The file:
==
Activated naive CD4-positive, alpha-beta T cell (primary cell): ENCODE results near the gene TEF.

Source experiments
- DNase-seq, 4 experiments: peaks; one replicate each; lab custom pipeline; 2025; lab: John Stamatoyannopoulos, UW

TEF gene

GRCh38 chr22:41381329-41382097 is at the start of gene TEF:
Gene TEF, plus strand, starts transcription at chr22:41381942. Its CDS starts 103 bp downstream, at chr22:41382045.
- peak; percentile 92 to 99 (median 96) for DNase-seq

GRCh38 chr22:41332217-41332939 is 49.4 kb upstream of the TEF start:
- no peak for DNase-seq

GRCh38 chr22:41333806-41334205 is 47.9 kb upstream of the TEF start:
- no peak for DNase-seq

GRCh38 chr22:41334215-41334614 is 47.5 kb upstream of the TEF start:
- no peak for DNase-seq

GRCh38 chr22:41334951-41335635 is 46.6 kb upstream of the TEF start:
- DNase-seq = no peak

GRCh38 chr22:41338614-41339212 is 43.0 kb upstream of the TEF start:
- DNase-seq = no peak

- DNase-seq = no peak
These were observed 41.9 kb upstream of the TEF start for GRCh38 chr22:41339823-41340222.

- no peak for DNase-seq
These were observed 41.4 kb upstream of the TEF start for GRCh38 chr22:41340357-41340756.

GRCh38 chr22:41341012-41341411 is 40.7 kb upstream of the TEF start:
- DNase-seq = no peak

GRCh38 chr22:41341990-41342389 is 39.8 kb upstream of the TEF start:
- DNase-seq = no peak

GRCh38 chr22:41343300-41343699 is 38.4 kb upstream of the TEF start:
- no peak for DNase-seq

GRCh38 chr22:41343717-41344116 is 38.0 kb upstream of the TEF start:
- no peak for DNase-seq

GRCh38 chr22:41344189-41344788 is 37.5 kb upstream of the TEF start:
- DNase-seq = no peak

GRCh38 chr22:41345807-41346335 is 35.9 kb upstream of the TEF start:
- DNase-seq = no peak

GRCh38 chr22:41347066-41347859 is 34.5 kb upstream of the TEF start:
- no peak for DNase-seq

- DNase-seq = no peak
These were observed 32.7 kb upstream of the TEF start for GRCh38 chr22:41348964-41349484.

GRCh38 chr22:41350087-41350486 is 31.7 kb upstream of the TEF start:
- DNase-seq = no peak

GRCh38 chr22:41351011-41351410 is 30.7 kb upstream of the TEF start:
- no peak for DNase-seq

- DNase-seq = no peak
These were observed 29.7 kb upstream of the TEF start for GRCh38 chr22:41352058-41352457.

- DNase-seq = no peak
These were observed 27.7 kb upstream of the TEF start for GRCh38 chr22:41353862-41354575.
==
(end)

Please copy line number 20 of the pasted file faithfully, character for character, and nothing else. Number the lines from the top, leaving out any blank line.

- no peak for DNase-seq